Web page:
That point is important because the agri-environment package is not exactly a generous scheme. A joint report by the CPRE, the Ramblers Association and the Royal Society for Nature Conservation demonstrated that green payments to farmers, including environmentally sensitive area schemes, amounted to £2.31 per hectare on a United Kingdom average, while set-aside and arable payments amounted to a somewhat larger £45.39 per hectare on a United Kingdom average. That is a considerable difference, particularly in terms of value of money.

There is a great deal more value for money with regard to conservation and environmental support as part of agri-environment packages than simply paying farmers to keep land in set-aside. Farmers in my constituency share that view. They would rather see public money being spent on positive schemes which the public can appreciate and see than on the negative set-aside scheme.

Cutting environmental payments under the farm and conservation scheme while £840 million is spent on set-aside and arable aids, shows lack of commitment to environmental management. The cuts will produce minimal savings this year and will undermine a good value-for-money scheme. They will also undermine the ability of farmers to protect and manage our countryside, and they breach the Government's commitment to the habitat directive and the biodiversity treaty. I urge the Government to withdraw the instrument and to think again on the matter. If they do not, they will stand accused of breaking yet more promises, adding to a record that is already littered with broken promises, and of a shift away from responsible management and protection of our countryside rather than giving the commitment and support that our farmers and our countryside deserve.

1.50 am
Mr. Kenneth Carlisle (Lincoln)

I am glad to take part in the debate. As a farmer, I do not think that, in a time of economic stringency, it is at all unreasonable to reduce grants. Grants still remain to spur the planting of hedges and shelter belts, and farmers are increasingly likely and increasingly encouraged to do that off their own bat. The hon. Member for Glanford and Scunthorpe (Mr. Morley) rather ruined his speech by exaggerating the effect that such fairly modest cuts would have on the countryside. I am sorry that he lost his balance.

When drainage grant was about 20 per cent. lower than what is proposed in the legislation, it was a spur for many farmers to continue with drainage schemes. Moreover, it is in the general interest of farming to be weaned from grants. We do not want to be the one sector of society that is continually encouraged and fed by grants to do what is fairly natural work in the maintenance and stewardship of the countryside.

I understand the reasons for the measure. It is necessary for farmers to share the general stringency that the rest of the country faces at a time when we are seeking to reduce public expenditure. The concern that has been generated about the reduction in grants is understandable because we all want to conserve and increase the wildlife value of our countryside. It is certainly not right to be complacent about what is being done to make the countryside a better place for wildlife and to rebuild some of the depleted stocks.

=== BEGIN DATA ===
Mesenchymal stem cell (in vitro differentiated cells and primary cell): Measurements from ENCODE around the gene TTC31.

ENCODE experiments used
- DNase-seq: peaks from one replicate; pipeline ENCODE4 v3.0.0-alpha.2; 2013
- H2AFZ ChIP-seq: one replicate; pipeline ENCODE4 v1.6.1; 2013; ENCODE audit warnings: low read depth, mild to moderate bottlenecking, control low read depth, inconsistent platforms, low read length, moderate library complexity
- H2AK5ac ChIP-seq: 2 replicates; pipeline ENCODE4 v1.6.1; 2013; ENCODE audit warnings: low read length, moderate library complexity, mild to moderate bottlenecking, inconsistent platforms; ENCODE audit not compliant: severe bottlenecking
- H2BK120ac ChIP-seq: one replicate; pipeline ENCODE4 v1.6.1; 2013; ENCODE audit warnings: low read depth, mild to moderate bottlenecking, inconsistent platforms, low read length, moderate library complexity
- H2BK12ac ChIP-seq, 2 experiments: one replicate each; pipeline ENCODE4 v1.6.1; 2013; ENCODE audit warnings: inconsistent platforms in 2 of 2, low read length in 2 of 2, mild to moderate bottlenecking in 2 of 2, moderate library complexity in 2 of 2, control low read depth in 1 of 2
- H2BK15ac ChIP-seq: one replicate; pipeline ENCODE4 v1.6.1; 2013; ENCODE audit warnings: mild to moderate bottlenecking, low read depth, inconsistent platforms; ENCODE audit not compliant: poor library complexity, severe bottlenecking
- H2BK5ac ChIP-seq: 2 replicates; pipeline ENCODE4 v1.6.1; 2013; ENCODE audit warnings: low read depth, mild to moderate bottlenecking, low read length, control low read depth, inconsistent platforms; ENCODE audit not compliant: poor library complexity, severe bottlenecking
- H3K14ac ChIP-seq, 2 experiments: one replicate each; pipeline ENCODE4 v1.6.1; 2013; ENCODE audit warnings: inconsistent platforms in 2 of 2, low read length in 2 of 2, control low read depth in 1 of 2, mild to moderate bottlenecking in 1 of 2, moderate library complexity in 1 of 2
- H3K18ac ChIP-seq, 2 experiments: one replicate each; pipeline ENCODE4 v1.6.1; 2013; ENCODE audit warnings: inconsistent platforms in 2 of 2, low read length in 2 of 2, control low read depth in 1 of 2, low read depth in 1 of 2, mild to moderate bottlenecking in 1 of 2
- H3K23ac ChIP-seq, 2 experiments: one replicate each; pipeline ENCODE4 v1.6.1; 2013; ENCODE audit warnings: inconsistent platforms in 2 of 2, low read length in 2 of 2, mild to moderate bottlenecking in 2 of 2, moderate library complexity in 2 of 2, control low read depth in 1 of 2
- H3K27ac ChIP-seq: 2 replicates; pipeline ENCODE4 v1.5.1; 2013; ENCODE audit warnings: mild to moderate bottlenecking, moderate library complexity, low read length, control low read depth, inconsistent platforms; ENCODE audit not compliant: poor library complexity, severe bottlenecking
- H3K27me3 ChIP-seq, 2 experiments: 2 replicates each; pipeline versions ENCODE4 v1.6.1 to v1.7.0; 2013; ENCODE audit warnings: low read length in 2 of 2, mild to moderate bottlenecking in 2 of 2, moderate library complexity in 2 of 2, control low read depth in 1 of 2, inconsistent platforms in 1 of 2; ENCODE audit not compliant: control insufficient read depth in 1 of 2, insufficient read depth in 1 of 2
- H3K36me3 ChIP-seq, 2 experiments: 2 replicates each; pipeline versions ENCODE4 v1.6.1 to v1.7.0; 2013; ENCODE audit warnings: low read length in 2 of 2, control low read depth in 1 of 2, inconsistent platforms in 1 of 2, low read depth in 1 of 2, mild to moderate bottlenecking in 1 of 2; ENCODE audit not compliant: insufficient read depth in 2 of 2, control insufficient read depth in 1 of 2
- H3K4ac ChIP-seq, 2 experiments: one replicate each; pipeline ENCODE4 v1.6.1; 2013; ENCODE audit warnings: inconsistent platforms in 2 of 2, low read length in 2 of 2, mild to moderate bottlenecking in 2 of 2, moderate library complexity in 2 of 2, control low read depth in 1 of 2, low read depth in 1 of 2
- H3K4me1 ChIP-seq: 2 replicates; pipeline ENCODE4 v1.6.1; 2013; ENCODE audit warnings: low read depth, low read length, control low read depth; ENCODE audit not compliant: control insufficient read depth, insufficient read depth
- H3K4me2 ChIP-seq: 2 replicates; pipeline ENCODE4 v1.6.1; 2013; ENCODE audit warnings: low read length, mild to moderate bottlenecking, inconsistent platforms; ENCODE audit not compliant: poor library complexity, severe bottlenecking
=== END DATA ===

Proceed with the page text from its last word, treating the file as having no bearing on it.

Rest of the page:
I am convinced that we can and should do more, and this is a unique opportunity to do that. The obvious way is not through grants and small measures of the type that we have been debating, but by using the vast sums that are available under the set-aside scheme. As the hon. Member for Glanford and Scunthorpe said, last year farmers were paid about £840 million to set aside nearly 1.5 million acres. We are speaking of sums that are 100 times more than the relatively modest cuts in the measure.

Few of us who have anything at all to do with the land are pleased by the set-aside regime. We certainly feel that the existing arrangement is of little benefit to wildlife. In addition, the management of the set-aside regime is costly and, as a farmer, I do not think that it improves the fertility of the land or assists in growing crops in the following year. Under the set-aside regime, there is a massive opportunity and a real challenge to improve our efforts to help conservation and wildlife. We have a real opportunity to make set-aside of lasting benefit to conservation.

One such measure that we are moving towards is permanent set-aside. Set-aside along the edge of a wood can be of permanent benefit to wildlife.

We also have to accept that, to achieve real benefit to wildlife, we have to manage some areas. Where we manage the countryside, we increase the benefit of that countryside to wildlife. Let me give two examples. Britain has a shortage of lowland heathland. The reinstatement of heathland requires a low level of grazing. It would be valuable if we could secure that.

If we want really good permanent pasture, we need a regime of mowing for hay at a late date without adding fertiliser. If we could secure through the Common Market some measures by we which could have limited cropping from land, the advantages to conservation and wildlife would be huge. That is what we want, and it would produce real value for money from the huge sums being spent.

If we could secure the proper management of set-aside combined with growing areas under the environmentally sensitive area scheme and many other schemes—for example, the management of ancient woodlands—we could continue making real efforts to reconstruct valuable habitats on a grand scale and we would be spending the huge sums of available money effectively.